Linda Nanos and her grandchild doing yoga together  |  Credit: Courtesy of Linda Nanos

I barely passed a respiratory function test following a debilitating bout with bronchitis. I had dark moments with both heart and lungs on the fritz, but I finish my morning routine with affirmations of gratitude and express how I want my life to unfold: with ease. I've stepped up my holistic approach to health with homemade pear sauce served at breakfast, cooked with generous amounts of cardamom and cinnamon, for their health benefits to my heart and lungs.

With physical upkeep taking a more central role, it dovetails with the sale of my professional practice. I work part-time for the new owner which allows me to arrive at 11:00 and have a leisurely start in the morning. It's healthy for me to get up and go to a job because I've worked my entire life, you might even say I was a workaholic, but now I'm working half the hours, and have no overhead responsibilities. It's so much more enjoyable with less pressure. Reduced tension is a key to preserving health at any stage of life, especially as I advance in age.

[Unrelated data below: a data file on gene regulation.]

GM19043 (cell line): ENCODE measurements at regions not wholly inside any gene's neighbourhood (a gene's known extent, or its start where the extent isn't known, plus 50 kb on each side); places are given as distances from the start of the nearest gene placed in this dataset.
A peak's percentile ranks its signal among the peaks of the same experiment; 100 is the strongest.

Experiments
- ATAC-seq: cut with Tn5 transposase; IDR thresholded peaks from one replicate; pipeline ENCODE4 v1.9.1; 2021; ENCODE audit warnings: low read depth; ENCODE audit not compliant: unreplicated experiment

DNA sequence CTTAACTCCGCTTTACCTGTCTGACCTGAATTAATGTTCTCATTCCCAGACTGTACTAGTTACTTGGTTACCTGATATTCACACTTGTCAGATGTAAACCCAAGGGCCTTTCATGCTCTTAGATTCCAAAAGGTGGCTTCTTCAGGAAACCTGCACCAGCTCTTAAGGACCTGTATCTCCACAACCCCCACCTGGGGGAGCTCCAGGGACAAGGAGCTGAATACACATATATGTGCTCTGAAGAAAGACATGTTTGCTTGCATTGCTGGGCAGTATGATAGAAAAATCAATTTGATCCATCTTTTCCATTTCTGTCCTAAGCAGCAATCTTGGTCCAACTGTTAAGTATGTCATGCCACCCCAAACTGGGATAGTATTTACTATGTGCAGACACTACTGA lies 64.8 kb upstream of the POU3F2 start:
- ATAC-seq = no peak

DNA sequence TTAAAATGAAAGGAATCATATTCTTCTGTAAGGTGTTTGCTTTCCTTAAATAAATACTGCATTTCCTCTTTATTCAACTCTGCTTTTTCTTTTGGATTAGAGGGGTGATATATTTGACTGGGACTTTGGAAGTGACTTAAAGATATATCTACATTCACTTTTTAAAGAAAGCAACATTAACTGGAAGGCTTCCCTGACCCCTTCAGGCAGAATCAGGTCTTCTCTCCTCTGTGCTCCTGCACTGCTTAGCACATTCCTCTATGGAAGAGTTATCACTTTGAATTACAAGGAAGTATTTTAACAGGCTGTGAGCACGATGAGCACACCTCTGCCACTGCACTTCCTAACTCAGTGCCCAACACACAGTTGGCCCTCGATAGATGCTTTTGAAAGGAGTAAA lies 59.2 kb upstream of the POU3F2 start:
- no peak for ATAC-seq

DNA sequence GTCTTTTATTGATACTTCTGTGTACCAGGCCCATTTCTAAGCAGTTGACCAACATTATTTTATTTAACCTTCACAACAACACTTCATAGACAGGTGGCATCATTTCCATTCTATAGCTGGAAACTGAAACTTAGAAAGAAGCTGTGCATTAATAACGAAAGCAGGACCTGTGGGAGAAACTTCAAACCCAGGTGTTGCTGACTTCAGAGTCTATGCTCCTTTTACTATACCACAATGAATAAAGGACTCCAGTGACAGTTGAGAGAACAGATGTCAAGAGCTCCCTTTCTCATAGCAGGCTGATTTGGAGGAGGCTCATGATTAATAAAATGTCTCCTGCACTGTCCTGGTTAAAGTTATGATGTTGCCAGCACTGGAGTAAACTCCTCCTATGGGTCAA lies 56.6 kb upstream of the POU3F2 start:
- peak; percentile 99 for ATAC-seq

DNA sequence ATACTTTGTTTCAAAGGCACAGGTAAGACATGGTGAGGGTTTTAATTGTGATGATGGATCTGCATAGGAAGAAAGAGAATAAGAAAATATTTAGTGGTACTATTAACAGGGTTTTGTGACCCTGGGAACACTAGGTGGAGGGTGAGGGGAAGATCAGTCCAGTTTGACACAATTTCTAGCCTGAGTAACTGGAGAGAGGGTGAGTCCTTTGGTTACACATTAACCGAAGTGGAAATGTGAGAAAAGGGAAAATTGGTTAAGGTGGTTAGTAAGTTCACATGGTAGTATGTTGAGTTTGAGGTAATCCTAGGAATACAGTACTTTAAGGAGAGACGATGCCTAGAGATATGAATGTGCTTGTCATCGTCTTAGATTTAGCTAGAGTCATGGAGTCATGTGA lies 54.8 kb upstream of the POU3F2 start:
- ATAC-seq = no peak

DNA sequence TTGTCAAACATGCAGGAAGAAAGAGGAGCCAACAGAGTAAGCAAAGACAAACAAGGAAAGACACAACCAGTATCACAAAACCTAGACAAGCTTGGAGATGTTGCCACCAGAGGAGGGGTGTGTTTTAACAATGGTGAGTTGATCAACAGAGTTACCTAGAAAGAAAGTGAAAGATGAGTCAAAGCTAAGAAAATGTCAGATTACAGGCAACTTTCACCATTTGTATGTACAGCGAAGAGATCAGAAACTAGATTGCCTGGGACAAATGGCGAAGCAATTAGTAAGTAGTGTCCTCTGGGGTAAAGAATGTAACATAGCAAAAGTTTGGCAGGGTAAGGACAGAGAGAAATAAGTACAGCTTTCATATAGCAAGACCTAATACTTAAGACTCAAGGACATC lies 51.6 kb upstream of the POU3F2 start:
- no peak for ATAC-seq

Central to keeping a positive outlook is devoting more time to passions: mine are writing, birdwatching and reading. Everyone must find their passion. It can be a hobby, or cooking, or pickleball, but there has to be something that calls to you each day to get out of bed.

I jump start my morning with a cup of coffee and watching the birds peck away at the feeders I fill. My evenings generally include writing articles and working on a book. I always have my next book club selection at my bedside to read.